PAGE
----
The Emmy-winning creators of television show "My So-Called Life" late on Wednesday became the latest Hollywood players to launch an Internet program, partnering with MySpaceTV to Webcast the series "quarterlife."
Marshall Herskovitz and Ed Zwick have ranked in the top tier of TV and film producers in Hollywood since their late 1980s show "thirtysomething," about the day-to-day struggles of 30 year-olds, earned acclaim and won an Emmy for best drama.
The pair have written, produced or directed films including Tom Cruise hit "The Last Samurai" and last year's "Blood Diamond," which earned Leonardo DiCaprio an Oscar nomination.
But Herskovitz told Reuters that in recent years they have lost their independence in TV to the major networks, which demand program ownership. They are taking their act to the Web where they can create, control and profit from their own programs.
"It's been coming for a while that a lot of us (show creators) have been looking for a different way to tell stories," Herskovitz said. "The Net is a great democratizer, so it seemed natural that we would try to do something."
For more than a decade, independent writers, directors and producers have launched TV-style programs on the Web to varying success. But in recent years, video Web sites like YouTube and network TV show downloads from iTunes have proven that Web viewers do exist and advertisers are eager to reach them.
Last summer, Web program "LonelyGirl15" became a pop culture sensation, and this past spring a company backed by former Disney chairman Michael Eisner launched "Prom Queen."
MySpaceTV general manager Jeff Berman said "Prom Queen," about day-to-day life of high-schoolers, is approaching 10 million views on MySpaceTV.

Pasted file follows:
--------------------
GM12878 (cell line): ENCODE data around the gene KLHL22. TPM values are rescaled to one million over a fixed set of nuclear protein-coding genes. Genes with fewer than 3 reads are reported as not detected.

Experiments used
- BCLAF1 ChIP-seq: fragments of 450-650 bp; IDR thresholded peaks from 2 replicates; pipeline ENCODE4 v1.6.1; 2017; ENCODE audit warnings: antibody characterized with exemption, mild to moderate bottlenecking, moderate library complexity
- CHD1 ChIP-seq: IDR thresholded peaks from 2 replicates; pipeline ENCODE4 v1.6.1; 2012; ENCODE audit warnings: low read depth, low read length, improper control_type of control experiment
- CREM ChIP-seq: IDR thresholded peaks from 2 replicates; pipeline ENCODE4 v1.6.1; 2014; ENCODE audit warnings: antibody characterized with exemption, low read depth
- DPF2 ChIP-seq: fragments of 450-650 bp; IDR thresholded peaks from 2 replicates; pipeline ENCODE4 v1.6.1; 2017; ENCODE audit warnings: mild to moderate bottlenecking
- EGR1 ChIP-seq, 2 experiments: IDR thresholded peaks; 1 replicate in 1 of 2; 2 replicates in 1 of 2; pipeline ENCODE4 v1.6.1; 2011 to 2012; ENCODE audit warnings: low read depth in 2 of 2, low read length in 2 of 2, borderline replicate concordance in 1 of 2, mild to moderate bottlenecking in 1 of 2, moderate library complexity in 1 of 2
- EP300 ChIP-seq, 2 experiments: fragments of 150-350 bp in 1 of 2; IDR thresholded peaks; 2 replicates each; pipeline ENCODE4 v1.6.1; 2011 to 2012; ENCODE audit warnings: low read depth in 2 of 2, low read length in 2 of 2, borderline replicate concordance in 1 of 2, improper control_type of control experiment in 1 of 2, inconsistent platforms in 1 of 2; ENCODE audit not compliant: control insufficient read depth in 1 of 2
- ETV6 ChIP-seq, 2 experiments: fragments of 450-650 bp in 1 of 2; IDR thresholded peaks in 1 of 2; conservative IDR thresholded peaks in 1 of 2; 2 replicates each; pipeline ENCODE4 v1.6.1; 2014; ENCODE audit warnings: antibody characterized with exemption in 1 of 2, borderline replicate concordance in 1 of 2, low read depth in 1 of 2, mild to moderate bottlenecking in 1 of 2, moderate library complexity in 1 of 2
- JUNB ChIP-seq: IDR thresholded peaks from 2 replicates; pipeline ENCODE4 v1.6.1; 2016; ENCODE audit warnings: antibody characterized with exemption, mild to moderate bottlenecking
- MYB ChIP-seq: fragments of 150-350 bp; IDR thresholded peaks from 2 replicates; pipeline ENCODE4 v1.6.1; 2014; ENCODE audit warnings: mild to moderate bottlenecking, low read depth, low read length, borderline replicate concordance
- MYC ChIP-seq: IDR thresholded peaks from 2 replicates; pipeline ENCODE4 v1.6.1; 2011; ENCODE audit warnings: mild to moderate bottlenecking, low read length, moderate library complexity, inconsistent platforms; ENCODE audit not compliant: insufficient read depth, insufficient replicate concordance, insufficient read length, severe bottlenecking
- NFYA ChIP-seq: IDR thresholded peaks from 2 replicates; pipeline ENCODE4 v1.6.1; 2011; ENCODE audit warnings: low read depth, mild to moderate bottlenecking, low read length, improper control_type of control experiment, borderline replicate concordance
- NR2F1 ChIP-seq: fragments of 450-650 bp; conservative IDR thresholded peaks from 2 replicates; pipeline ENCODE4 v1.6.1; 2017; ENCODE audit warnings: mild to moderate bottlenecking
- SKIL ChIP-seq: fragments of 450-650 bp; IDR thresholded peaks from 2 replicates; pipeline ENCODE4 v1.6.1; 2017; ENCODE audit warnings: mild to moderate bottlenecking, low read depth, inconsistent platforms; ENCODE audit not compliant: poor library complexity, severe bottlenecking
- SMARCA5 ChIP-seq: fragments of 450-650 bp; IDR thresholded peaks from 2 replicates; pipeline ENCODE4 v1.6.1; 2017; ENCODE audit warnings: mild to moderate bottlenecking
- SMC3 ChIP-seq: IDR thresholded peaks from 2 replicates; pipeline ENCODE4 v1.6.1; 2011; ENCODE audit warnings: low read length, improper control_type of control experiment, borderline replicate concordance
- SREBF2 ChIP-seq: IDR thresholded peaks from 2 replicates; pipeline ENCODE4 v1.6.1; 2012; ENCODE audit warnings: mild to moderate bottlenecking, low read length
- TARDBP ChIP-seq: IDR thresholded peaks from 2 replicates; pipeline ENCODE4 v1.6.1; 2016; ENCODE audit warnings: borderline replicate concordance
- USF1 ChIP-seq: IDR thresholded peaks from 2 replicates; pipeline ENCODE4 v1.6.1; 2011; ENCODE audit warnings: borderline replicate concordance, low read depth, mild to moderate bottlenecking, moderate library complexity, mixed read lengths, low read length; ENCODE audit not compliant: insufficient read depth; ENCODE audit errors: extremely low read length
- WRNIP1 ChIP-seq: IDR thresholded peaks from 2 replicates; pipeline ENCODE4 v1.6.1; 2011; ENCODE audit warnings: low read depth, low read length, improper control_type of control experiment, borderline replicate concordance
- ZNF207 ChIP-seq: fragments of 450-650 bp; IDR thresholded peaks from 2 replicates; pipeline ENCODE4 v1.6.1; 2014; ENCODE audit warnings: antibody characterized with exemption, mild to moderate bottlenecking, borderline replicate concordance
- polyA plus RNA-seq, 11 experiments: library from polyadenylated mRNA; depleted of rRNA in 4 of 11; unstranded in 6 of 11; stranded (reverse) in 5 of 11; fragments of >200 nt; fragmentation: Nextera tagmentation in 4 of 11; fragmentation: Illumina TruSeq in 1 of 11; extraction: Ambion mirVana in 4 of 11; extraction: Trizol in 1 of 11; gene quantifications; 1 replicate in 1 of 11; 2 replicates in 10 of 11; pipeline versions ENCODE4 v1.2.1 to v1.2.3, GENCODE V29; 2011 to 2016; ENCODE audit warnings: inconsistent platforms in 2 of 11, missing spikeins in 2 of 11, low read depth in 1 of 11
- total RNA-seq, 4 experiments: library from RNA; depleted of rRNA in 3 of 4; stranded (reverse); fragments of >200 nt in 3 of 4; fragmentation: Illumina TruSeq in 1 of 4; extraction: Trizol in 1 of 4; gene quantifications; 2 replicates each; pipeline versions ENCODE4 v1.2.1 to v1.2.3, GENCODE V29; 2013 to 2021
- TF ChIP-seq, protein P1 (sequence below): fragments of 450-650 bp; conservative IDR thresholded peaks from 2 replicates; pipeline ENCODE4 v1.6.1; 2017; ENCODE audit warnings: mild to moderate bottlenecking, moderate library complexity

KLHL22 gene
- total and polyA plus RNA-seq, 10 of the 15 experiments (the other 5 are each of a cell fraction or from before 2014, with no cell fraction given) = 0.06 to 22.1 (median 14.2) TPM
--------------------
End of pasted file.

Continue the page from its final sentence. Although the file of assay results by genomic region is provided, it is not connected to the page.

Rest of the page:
"We've reached a landmark moment when Emmy winners are creating shows for us," Berman said.
"Quarterlife" launches on November 11 and encompasses 36 eight-minute episodes about six young adults in a big city who all long for careers as artists. The key character is a woman named Dylan who posts her own video blog on the Web.
Herskovitz said that after the ABC TV network passed on the show, he and Zwick decided to produce it themselves and take it to the Web. MySpaceTV, which is owned by Fox TV parent News Corp, agreed to Webcast the show on its site.
The show is funded and owned by its creators, and they split advertising revenue with MySpaceTV. Herskovitz declined to give financial details or the show's cost, but he promised the production would be as good or better than network TV.
"We are doing this as if we are doing it on TV," he said.
Herskovitz added that the show will have a companion website, quarterlife.com, where fans can network with other fans and offer ideas for how the program's plot develops.
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